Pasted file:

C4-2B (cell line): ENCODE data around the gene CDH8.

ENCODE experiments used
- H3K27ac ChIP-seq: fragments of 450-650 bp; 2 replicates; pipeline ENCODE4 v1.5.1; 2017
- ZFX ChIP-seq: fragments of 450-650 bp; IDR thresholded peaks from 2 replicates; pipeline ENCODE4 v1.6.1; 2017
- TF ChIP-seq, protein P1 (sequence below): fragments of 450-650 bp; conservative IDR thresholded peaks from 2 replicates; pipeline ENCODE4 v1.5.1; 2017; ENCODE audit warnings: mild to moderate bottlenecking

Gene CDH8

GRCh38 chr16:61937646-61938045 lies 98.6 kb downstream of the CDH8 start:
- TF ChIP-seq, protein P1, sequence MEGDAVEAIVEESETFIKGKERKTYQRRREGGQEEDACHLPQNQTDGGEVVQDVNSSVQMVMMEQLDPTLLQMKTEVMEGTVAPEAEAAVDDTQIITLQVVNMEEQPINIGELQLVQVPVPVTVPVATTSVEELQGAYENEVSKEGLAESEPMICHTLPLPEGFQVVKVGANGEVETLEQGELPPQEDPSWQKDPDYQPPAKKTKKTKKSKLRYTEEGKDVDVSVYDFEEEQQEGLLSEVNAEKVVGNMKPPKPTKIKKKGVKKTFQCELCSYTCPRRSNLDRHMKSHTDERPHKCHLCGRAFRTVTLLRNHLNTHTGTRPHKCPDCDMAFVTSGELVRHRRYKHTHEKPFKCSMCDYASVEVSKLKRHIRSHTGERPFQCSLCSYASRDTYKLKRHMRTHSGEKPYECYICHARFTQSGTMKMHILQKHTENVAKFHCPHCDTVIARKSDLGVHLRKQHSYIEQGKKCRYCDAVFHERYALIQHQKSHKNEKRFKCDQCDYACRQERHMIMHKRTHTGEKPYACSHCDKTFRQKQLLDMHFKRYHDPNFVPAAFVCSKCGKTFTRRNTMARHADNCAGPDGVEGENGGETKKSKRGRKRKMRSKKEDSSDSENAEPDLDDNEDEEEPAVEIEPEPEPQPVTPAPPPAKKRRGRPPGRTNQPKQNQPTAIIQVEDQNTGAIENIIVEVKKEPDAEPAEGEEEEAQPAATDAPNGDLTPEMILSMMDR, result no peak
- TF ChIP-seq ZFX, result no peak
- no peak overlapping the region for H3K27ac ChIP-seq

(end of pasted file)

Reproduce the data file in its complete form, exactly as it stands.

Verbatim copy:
C4-2B (cell line): ENCODE data around the gene CDH8.

ENCODE experiments used
- H3K27ac ChIP-seq: fragments of 450-650 bp; 2 replicates; pipeline ENCODE4 v1.5.1; 2017
- ZFX ChIP-seq: fragments of 450-650 bp; IDR thresholded peaks from 2 replicates; pipeline ENCODE4 v1.6.1; 2017
- TF ChIP-seq, protein P1 (sequence below): fragments of 450-650 bp; conservative IDR thresholded peaks from 2 replicates; pipeline ENCODE4 v1.5.1; 2017; ENCODE audit warnings: mild to moderate bottlenecking

Gene CDH8

GRCh38 chr16:61937646-61938045 lies 98.6 kb downstream of the CDH8 start:
- TF ChIP-seq, protein P1, sequence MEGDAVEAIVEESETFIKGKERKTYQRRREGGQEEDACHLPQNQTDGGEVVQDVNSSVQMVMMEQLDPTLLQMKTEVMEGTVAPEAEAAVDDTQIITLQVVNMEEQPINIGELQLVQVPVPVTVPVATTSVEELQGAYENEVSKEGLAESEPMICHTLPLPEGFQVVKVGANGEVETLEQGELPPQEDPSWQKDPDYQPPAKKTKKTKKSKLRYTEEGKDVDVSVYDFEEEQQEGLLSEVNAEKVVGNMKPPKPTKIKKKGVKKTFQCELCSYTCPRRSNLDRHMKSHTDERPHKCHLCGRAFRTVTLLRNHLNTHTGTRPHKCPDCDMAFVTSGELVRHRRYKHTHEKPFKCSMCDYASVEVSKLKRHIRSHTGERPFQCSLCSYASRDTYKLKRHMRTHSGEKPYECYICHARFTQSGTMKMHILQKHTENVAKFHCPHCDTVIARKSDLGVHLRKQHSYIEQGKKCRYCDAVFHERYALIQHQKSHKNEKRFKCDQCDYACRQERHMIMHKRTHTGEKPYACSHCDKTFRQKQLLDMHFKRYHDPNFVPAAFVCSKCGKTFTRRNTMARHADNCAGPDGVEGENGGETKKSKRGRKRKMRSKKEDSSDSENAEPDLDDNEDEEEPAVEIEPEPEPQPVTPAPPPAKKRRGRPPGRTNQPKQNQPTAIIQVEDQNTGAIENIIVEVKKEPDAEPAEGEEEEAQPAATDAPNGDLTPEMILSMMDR, result no peak
- TF ChIP-seq ZFX, result no peak
- no peak overlapping the region for H3K27ac ChIP-seq